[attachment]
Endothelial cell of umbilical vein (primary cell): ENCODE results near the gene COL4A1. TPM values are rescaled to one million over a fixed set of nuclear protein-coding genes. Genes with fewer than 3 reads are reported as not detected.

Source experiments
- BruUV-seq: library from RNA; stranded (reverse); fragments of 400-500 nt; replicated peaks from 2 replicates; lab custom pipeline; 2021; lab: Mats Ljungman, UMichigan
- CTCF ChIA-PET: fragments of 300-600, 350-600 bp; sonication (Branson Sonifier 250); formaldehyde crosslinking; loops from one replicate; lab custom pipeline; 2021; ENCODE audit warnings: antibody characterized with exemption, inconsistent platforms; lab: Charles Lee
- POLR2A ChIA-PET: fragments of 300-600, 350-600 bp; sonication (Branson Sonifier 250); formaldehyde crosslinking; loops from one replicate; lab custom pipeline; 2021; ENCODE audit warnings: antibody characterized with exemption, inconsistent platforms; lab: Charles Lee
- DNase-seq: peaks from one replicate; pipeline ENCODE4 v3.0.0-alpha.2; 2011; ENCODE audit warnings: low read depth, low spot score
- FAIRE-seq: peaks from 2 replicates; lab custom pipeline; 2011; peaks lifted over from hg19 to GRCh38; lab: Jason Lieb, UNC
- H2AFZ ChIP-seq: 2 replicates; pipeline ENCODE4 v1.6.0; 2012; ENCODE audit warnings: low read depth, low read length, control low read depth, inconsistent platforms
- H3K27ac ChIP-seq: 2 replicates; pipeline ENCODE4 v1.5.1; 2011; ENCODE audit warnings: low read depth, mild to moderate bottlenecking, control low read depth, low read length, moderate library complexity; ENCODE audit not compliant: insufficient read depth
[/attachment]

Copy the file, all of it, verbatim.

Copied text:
Endothelial cell of umbilical vein (primary cell): ENCODE results near the gene COL4A1. TPM values are rescaled to one million over a fixed set of nuclear protein-coding genes. Genes with fewer than 3 reads are reported as not detected.

Source experiments
- BruUV-seq: library from RNA; stranded (reverse); fragments of 400-500 nt; replicated peaks from 2 replicates; lab custom pipeline; 2021; lab: Mats Ljungman, UMichigan
- CTCF ChIA-PET: fragments of 300-600, 350-600 bp; sonication (Branson Sonifier 250); formaldehyde crosslinking; loops from one replicate; lab custom pipeline; 2021; ENCODE audit warnings: antibody characterized with exemption, inconsistent platforms; lab: Charles Lee
- POLR2A ChIA-PET: fragments of 300-600, 350-600 bp; sonication (Branson Sonifier 250); formaldehyde crosslinking; loops from one replicate; lab custom pipeline; 2021; ENCODE audit warnings: antibody characterized with exemption, inconsistent platforms; lab: Charles Lee
- DNase-seq: peaks from one replicate; pipeline ENCODE4 v3.0.0-alpha.2; 2011; ENCODE audit warnings: low read depth, low spot score
- FAIRE-seq: peaks from 2 replicates; lab custom pipeline; 2011; peaks lifted over from hg19 to GRCh38; lab: Jason Lieb, UNC
- H2AFZ ChIP-seq: 2 replicates; pipeline ENCODE4 v1.6.0; 2012; ENCODE audit warnings: low read depth, low read length, control low read depth, inconsistent platforms
- H3K27ac ChIP-seq: 2 replicates; pipeline ENCODE4 v1.5.1; 2011; ENCODE audit warnings: low read depth, mild to moderate bottlenecking, control low read depth, low read length, moderate library complexity; ENCODE audit not compliant: insufficient read depth